In practice there can also me a huge problem with people thinking the test-first tests actually prove anything about the correct function of the program. In many cases this is not true, but even in the cases where it is true it is far from a complete picture of correctness. People see hundreds of passing tests and assume it is safe to test less since before TDD they only did a few hundred test cases anyway. In my experience TDD means that you need to have even more integration tests as the developers will also have the false security and the pain of changing all the tests to do a big redactor can lead developers to make interesting work arounds.

Examples:

My personal best example is when writing security code for asp.net. If they are meant to run in a hostile environment from the machine config, they are gac'ed, signed and sealed, and because they are running against IIS god objects they are very difficult to mock very much of correctly. Add in some constraints for performance and memory use and you very quickly lose the flexibility to use placeholder objects in the remaining areas.

Any sort of micro controller or other low resource environment code may not be possible to do truly OO style design as the abstractions do not optimize out and you have low resource limits. The same can be said for high performance routines in many cases as well.

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Can you give some counterexamples? When wouldn't I be writing something that is testable in a unit-test manner? Why wouldn't I be writing code that is mockable or injectable (other than legacy code, which is a topic unto itself)? –  Alex Feinman Sep 20 '10 at 14:19
    
edited to add examples section –  Bill Sep 20 '10 at 15:44
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Agreed. TDD working seems to rely on a set of assumptions about the machines you're working with; it doesn't seem to hold true for about 50% of my projects. –  Paul Nathan Sep 20 '10 at 16:57
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+1 For the "refactor friction" –  Conrad Frix Sep 20 '10 at 21:17
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It's like anything in this game - appropriate for many situations, inappropriate for others. Beware of anyone advocating a One True Path in any area of software development. –  Alan B Oct 6 at 10:59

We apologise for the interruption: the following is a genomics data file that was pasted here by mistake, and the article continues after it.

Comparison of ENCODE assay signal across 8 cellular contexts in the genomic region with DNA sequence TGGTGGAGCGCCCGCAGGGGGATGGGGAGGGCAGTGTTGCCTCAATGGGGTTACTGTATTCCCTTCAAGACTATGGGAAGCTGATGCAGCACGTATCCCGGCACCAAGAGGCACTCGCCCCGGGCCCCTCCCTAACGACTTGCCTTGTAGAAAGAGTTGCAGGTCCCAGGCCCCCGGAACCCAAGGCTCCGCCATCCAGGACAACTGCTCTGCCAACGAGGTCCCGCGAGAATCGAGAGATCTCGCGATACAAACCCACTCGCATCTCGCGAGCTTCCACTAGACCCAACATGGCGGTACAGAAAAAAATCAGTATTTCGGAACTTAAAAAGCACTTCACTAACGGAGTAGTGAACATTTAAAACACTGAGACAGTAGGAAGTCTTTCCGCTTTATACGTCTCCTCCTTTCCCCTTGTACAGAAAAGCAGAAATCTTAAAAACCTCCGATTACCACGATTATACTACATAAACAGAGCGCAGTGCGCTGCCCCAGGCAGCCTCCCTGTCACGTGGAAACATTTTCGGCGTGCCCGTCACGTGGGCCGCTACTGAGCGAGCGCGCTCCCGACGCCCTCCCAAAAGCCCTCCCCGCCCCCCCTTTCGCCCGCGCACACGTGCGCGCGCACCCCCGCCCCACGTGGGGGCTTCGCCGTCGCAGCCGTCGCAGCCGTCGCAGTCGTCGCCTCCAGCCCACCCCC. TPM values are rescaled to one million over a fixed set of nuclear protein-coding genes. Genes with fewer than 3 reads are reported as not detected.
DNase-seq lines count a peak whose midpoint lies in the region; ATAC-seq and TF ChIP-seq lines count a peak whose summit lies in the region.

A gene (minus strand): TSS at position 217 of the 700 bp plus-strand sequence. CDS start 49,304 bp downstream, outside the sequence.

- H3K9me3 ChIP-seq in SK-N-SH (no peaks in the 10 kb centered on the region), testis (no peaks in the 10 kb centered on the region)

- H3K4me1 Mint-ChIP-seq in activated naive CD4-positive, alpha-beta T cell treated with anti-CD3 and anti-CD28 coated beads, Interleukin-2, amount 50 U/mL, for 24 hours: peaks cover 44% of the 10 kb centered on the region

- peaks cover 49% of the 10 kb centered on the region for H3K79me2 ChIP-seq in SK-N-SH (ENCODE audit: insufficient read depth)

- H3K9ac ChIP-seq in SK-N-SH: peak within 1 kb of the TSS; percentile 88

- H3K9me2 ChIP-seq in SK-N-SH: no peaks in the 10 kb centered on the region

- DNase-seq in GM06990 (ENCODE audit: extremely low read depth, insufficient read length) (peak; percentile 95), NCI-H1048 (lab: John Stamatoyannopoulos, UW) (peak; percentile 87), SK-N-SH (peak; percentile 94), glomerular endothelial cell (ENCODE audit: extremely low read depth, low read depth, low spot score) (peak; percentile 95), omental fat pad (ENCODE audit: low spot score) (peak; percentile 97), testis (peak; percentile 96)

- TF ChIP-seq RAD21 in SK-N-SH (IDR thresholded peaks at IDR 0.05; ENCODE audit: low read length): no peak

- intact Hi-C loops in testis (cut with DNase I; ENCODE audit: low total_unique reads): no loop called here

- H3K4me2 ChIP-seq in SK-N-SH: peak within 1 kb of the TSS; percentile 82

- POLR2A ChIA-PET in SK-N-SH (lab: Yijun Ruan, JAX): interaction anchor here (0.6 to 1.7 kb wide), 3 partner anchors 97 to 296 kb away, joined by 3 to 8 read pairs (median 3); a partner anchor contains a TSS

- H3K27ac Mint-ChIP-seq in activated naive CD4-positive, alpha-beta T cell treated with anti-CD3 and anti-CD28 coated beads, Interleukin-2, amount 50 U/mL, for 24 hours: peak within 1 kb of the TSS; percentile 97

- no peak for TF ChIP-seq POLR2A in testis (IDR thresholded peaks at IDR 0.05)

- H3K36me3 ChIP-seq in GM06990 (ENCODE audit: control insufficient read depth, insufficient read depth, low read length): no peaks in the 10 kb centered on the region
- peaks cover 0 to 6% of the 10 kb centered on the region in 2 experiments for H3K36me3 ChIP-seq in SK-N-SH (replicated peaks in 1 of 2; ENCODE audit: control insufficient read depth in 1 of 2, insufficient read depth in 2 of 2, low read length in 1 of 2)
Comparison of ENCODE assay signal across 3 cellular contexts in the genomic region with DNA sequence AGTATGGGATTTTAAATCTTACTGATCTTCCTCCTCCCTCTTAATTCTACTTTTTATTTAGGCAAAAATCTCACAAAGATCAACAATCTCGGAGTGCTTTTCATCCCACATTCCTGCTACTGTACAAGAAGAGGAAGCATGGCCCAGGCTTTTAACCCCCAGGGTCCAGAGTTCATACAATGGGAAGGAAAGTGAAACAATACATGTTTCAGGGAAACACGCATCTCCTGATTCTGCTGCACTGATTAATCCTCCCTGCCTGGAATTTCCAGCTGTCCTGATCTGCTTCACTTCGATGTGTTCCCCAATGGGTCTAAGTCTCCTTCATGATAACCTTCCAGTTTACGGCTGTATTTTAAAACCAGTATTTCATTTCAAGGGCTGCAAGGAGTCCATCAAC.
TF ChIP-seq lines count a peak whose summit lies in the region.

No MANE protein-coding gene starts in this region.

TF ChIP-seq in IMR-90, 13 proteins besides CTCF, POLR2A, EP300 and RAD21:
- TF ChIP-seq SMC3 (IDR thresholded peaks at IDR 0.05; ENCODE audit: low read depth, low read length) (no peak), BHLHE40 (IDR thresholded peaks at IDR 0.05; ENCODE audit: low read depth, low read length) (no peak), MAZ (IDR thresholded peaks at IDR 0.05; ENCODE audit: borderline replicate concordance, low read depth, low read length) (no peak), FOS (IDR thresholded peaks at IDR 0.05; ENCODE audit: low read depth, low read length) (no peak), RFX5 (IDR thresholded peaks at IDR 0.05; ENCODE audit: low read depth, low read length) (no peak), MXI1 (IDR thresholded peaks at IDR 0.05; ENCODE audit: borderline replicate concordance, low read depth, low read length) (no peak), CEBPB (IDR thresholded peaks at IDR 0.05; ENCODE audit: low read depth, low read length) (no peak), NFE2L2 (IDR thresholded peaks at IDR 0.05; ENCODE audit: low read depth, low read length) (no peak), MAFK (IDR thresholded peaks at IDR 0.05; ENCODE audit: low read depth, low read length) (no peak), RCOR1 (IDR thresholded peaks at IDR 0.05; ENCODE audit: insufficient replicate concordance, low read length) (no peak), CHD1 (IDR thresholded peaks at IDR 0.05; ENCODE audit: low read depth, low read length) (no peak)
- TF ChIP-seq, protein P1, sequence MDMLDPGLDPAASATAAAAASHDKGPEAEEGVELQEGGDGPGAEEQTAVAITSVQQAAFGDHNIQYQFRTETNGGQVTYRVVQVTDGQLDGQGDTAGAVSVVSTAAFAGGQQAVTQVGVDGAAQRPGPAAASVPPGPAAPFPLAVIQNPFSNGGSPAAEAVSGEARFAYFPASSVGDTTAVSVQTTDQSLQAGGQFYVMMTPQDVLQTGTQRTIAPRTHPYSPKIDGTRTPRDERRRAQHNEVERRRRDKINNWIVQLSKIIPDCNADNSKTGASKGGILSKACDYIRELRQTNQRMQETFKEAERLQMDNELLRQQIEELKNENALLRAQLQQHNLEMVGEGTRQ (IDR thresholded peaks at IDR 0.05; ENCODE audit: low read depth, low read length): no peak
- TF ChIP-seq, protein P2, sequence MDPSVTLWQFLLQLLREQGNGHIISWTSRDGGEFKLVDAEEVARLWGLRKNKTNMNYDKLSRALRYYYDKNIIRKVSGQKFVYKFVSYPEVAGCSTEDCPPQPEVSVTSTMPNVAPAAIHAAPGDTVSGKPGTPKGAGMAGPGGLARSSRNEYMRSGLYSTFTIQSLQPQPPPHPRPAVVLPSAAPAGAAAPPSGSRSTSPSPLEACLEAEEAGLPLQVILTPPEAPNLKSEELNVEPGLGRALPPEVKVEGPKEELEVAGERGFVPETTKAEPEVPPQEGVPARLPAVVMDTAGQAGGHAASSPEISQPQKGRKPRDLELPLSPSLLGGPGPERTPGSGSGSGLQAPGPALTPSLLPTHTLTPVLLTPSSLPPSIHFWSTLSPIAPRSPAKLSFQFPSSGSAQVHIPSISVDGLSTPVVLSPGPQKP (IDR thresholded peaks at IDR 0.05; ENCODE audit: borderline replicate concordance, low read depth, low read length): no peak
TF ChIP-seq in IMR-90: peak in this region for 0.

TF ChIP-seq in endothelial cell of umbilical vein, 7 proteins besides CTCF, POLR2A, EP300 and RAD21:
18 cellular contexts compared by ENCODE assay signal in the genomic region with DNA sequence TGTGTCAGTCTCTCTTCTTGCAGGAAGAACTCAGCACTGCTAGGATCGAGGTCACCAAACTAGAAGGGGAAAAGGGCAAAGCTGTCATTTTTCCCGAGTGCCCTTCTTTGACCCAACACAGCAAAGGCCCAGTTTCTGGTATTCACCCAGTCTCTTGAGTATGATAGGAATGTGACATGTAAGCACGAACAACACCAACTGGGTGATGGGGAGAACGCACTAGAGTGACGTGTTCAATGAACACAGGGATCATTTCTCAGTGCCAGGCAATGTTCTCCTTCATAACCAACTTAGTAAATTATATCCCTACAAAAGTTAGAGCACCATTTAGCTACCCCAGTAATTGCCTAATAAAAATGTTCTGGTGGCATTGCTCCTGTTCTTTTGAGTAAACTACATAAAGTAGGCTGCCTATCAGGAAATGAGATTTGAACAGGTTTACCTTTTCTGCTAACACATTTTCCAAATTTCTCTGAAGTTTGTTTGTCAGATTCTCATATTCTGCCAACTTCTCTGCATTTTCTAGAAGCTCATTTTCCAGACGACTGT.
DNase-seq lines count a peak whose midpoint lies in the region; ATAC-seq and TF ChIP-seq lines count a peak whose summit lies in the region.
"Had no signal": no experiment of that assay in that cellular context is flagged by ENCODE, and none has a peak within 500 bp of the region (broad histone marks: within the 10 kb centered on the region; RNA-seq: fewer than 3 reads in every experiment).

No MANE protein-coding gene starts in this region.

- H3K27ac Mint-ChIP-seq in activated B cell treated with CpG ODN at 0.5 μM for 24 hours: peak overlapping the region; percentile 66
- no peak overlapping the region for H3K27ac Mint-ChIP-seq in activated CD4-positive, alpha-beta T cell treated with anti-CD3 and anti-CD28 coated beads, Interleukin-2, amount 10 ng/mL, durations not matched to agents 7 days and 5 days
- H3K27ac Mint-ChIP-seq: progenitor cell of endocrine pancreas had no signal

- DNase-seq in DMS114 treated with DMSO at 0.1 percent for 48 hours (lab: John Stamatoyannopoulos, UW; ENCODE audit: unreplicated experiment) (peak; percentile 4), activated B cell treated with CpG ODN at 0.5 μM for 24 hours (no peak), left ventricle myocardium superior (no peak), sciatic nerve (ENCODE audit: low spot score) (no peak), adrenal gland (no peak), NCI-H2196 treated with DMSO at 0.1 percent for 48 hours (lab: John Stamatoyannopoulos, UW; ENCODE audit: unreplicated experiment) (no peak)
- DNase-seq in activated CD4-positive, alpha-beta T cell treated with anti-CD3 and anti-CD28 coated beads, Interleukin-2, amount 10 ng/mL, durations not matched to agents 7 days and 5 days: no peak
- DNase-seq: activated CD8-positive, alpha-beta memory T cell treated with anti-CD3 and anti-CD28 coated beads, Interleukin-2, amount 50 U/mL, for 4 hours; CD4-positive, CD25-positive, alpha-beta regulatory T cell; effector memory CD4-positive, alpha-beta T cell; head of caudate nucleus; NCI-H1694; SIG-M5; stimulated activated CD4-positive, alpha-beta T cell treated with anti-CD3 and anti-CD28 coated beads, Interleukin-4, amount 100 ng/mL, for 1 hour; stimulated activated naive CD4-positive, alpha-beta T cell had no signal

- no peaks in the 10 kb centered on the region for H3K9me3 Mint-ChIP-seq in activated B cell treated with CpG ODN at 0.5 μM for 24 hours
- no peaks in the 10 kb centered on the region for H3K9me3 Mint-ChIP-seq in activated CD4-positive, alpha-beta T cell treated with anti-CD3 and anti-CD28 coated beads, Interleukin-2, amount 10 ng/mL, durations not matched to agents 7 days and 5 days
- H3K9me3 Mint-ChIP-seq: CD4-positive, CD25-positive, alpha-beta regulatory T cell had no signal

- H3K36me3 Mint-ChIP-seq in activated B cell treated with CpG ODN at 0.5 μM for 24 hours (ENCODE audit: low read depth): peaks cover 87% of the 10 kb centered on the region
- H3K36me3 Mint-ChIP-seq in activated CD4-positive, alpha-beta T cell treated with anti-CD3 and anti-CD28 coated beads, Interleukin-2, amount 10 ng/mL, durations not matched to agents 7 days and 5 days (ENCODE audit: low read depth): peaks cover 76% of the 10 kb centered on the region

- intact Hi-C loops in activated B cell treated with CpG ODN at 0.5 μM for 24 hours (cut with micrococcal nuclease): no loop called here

The biggest drawback I've seen is not with TDD itself but with practitioners. They take a dogmatic and zealot approach where everything must be tested. Sometimes (many times that is), that is not necessary. Also, it might not be practical (.ie. introducing an organization to TDD.)

A good engineer finds trade-offs and applies the right balance of when/where/how to apply test-first. Also, if you find yourself constantly spending much more time developing tests instead of actual code (by a factor of 2-3 or more), you are in trouble.

In other words, be pragmatic and reasonable with TDD (or anything in software development for that matter.)

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Is that, perhaps, where the Michael Feathers' "new" definition of Legacy Code (i.e. "Code without Tests") comes from? –  Phill W. Oct 6 at 11:34
    
That definition wouldn't work for me :) To me, any code that runs in production and that is subject of change is legacy code, independently of code or test quality. We typically associate "legacy code" with "bad code" or "obsolete code" when in reality bad code and obsolete code is already present in code under development that hasn't seen production usage yet. Our aim should be for our code to be legacy from the get go, and to be of such quality and usefulness that it remains in usage for years, decades to come. –  luis.espinal Oct 6 at 15:14

I started doing TDD in early August 2009 and convinced my whole company to switch to it in September/October 2009. Presently, the whole dev team is fully converted, and committing untested code to the repo is considered a Bad Thing and thrown upon. It has been working great for us, and I cannot imagine switching back to cowboy coding.

However, there are two problems that are pretty noticeable.

The test suite has to be maintained

When you are serious about TDD, you'll end up writing lots of tests. Moreover, it takes some time and experience to realize what is the right granularity of tests (overdoing is almost as bad as underdoing it). These tests are also code, and they are susceptible to bitrot. This means that you have to maintain them as everything else: update it when you upgrade libraries they depend on, refactor from time to time... When you make big changes in your code, a lot of tests will suddenly become out of date or even plain wrong. If you are lucky, you can simply delete them, but a lot of times you'll end up extracting the useful bits and adapting them to the new architecture.